Depressed pregnant black women have a greater incidence of prematurity and low birthweight outcomes

Tiffany Field, Miguel Diego, Maria Hernandez-Reif, Osvelia Deeds, Vitillius Holder, Saul Schanberg, Cynthia Kuhn

Research output: Contribution to journalArticle

44 Scopus citations


Pregnant black depressed women were compared to pregnant black non-depressed women on self-report stress measures and cortisol levels at mid and late pregnancy and on neonatal outcomes. The depressed women had higher anxiety, anger, daily hassles, sleep disturbance scores and cortisol levels at both prenatal visits. These higher stress levels may have contributed to the greater incidence of prematurity and low birthweight neonatal outcomes noted in the depressed group, and they may partially explain the higher rate of prematurity and low birthweight among black women.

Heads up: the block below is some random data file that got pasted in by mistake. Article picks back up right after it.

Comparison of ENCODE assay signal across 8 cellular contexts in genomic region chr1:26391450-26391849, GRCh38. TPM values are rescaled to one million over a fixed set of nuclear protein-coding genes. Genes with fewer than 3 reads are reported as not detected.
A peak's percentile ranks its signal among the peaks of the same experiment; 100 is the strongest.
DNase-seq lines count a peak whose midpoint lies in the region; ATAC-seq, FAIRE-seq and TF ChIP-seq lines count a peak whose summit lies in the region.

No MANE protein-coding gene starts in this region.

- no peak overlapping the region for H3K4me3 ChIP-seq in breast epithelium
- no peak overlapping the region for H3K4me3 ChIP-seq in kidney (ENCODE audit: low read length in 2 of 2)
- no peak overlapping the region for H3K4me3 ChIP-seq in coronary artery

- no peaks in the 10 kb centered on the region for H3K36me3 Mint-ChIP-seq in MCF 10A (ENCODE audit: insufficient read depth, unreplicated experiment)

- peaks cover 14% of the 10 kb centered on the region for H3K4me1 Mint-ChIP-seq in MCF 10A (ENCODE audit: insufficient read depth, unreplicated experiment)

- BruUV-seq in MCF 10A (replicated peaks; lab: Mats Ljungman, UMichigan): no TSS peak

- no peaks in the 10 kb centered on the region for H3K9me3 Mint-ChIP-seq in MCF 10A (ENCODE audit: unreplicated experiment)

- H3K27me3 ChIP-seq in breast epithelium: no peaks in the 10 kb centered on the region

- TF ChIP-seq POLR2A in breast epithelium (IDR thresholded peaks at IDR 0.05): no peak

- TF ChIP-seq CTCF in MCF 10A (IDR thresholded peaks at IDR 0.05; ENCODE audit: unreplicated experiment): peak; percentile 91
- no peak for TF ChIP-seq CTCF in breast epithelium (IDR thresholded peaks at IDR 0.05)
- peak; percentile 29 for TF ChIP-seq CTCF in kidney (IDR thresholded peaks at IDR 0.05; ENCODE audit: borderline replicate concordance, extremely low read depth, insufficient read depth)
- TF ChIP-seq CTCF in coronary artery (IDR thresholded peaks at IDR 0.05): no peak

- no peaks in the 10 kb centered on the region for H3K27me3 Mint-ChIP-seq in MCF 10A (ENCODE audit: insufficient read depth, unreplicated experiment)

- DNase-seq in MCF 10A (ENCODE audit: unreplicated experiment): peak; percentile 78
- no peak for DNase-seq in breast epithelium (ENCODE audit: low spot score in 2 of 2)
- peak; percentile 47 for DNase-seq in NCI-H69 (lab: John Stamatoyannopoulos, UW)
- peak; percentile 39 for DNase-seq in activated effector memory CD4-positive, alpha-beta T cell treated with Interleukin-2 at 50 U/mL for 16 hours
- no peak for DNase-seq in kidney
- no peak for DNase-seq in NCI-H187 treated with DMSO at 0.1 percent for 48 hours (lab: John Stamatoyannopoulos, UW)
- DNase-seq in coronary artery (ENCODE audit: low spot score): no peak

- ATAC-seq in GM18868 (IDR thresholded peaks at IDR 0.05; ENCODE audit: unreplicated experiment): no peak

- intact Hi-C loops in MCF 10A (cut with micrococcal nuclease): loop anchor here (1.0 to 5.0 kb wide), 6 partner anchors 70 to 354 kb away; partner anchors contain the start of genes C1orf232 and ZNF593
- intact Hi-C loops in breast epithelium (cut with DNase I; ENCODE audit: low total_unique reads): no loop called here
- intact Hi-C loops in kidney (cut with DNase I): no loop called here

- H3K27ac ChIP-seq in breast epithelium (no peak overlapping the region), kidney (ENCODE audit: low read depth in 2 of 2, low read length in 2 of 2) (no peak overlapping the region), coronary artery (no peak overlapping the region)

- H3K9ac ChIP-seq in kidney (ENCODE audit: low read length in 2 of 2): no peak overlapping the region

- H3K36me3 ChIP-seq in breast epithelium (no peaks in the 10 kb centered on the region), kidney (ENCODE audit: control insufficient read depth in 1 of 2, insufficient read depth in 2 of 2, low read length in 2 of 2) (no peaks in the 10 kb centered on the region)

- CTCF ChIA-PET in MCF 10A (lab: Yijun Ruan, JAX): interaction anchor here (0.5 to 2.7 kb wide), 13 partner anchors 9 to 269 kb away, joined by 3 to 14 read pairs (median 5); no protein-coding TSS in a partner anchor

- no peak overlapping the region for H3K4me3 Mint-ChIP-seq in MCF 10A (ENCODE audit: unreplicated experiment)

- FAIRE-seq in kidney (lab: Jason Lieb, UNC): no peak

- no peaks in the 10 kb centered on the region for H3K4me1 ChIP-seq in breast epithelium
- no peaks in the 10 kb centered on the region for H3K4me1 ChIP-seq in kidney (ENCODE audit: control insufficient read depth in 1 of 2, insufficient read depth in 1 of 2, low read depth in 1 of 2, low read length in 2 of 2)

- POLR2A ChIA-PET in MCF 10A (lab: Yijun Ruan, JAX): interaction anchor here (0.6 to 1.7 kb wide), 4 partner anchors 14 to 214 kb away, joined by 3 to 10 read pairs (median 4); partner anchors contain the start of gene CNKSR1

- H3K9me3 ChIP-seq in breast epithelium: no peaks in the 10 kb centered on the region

Original languageEnglish (US)
Pages (from-to)10-16
Number of pages7
JournalInfant Behavior and Development
Issue number1
StatePublished - Jan 1 2009



  • Black women
  • Low birthweight
  • Pregnant
  • Prematurity

ASJC Scopus subject areas

  • Developmental and Educational Psychology

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